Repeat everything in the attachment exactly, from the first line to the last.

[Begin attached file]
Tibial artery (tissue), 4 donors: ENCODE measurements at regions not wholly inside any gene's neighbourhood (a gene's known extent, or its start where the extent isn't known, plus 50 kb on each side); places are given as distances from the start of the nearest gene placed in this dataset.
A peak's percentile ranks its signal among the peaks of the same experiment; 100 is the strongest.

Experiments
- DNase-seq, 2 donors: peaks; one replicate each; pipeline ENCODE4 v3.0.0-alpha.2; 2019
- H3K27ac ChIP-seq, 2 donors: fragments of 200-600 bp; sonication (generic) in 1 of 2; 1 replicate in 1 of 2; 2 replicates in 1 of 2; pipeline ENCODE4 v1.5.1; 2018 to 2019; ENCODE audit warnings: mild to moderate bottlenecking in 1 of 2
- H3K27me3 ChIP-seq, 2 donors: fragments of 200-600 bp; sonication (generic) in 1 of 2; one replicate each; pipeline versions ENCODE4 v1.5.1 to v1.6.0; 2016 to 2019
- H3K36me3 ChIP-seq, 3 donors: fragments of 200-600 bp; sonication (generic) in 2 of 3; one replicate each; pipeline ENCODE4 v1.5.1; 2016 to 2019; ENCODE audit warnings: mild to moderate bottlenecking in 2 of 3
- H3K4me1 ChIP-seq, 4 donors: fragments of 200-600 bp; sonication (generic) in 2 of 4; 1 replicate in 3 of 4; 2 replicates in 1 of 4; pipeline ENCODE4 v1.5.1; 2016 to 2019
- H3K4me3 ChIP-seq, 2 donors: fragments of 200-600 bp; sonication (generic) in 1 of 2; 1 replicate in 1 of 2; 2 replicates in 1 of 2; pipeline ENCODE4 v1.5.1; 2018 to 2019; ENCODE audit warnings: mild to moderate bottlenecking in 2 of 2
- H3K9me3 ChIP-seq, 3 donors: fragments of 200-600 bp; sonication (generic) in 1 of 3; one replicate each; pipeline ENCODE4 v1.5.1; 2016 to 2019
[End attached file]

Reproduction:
Tibial artery (tissue), 4 donors: ENCODE measurements at regions not wholly inside any gene's neighbourhood (a gene's known extent, or its start where the extent isn't known, plus 50 kb on each side); places are given as distances from the start of the nearest gene placed in this dataset.
A peak's percentile ranks its signal among the peaks of the same experiment; 100 is the strongest.

Experiments
- DNase-seq, 2 donors: peaks; one replicate each; pipeline ENCODE4 v3.0.0-alpha.2; 2019
- H3K27ac ChIP-seq, 2 donors: fragments of 200-600 bp; sonication (generic) in 1 of 2; 1 replicate in 1 of 2; 2 replicates in 1 of 2; pipeline ENCODE4 v1.5.1; 2018 to 2019; ENCODE audit warnings: mild to moderate bottlenecking in 1 of 2
- H3K27me3 ChIP-seq, 2 donors: fragments of 200-600 bp; sonication (generic) in 1 of 2; one replicate each; pipeline versions ENCODE4 v1.5.1 to v1.6.0; 2016 to 2019
- H3K36me3 ChIP-seq, 3 donors: fragments of 200-600 bp; sonication (generic) in 2 of 3; one replicate each; pipeline ENCODE4 v1.5.1; 2016 to 2019; ENCODE audit warnings: mild to moderate bottlenecking in 2 of 3
- H3K4me1 ChIP-seq, 4 donors: fragments of 200-600 bp; sonication (generic) in 2 of 4; 1 replicate in 3 of 4; 2 replicates in 1 of 4; pipeline ENCODE4 v1.5.1; 2016 to 2019
- H3K4me3 ChIP-seq, 2 donors: fragments of 200-600 bp; sonication (generic) in 1 of 2; 1 replicate in 1 of 2; 2 replicates in 1 of 2; pipeline ENCODE4 v1.5.1; 2018 to 2019; ENCODE audit warnings: mild to moderate bottlenecking in 2 of 2
- H3K9me3 ChIP-seq, 3 donors: fragments of 200-600 bp; sonication (generic) in 1 of 3; one replicate each; pipeline ENCODE4 v1.5.1; 2016 to 2019